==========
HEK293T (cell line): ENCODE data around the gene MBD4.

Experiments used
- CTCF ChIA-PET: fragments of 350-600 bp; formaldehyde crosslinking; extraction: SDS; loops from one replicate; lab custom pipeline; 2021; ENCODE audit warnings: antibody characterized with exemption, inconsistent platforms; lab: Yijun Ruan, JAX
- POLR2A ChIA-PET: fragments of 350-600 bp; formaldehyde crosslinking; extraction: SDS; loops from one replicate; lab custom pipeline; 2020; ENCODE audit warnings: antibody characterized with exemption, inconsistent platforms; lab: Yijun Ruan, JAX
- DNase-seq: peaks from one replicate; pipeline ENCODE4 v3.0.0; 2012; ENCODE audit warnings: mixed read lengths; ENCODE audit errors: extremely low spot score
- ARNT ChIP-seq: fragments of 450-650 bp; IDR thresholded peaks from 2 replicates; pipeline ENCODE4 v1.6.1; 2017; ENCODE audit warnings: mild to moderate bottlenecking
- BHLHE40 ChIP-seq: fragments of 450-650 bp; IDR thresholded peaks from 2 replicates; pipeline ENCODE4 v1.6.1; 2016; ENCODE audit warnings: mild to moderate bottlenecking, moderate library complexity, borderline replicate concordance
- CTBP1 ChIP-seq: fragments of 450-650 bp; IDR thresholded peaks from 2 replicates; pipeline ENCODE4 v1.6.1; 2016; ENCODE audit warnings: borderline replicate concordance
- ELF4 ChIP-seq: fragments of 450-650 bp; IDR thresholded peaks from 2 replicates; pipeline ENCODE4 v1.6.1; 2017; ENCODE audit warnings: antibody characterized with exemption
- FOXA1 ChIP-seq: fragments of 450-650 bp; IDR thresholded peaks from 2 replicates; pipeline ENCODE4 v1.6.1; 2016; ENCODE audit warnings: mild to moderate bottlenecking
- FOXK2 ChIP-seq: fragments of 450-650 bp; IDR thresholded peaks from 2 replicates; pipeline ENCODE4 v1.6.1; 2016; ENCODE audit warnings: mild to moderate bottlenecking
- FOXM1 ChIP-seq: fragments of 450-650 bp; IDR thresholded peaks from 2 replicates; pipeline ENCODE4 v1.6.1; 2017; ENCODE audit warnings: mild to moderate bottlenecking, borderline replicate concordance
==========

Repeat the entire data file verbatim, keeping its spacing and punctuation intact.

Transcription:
HEK293T (cell line): ENCODE data around the gene MBD4.

Experiments used
- CTCF ChIA-PET: fragments of 350-600 bp; formaldehyde crosslinking; extraction: SDS; loops from one replicate; lab custom pipeline; 2021; ENCODE audit warnings: antibody characterized with exemption, inconsistent platforms; lab: Yijun Ruan, JAX
- POLR2A ChIA-PET: fragments of 350-600 bp; formaldehyde crosslinking; extraction: SDS; loops from one replicate; lab custom pipeline; 2020; ENCODE audit warnings: antibody characterized with exemption, inconsistent platforms; lab: Yijun Ruan, JAX
- DNase-seq: peaks from one replicate; pipeline ENCODE4 v3.0.0; 2012; ENCODE audit warnings: mixed read lengths; ENCODE audit errors: extremely low spot score
- ARNT ChIP-seq: fragments of 450-650 bp; IDR thresholded peaks from 2 replicates; pipeline ENCODE4 v1.6.1; 2017; ENCODE audit warnings: mild to moderate bottlenecking
- BHLHE40 ChIP-seq: fragments of 450-650 bp; IDR thresholded peaks from 2 replicates; pipeline ENCODE4 v1.6.1; 2016; ENCODE audit warnings: mild to moderate bottlenecking, moderate library complexity, borderline replicate concordance
- CTBP1 ChIP-seq: fragments of 450-650 bp; IDR thresholded peaks from 2 replicates; pipeline ENCODE4 v1.6.1; 2016; ENCODE audit warnings: borderline replicate concordance
- ELF4 ChIP-seq: fragments of 450-650 bp; IDR thresholded peaks from 2 replicates; pipeline ENCODE4 v1.6.1; 2017; ENCODE audit warnings: antibody characterized with exemption
- FOXA1 ChIP-seq: fragments of 450-650 bp; IDR thresholded peaks from 2 replicates; pipeline ENCODE4 v1.6.1; 2016; ENCODE audit warnings: mild to moderate bottlenecking
- FOXK2 ChIP-seq: fragments of 450-650 bp; IDR thresholded peaks from 2 replicates; pipeline ENCODE4 v1.6.1; 2016; ENCODE audit warnings: mild to moderate bottlenecking
- FOXM1 ChIP-seq: fragments of 450-650 bp; IDR thresholded peaks from 2 replicates; pipeline ENCODE4 v1.6.1; 2017; ENCODE audit warnings: mild to moderate bottlenecking, borderline replicate concordance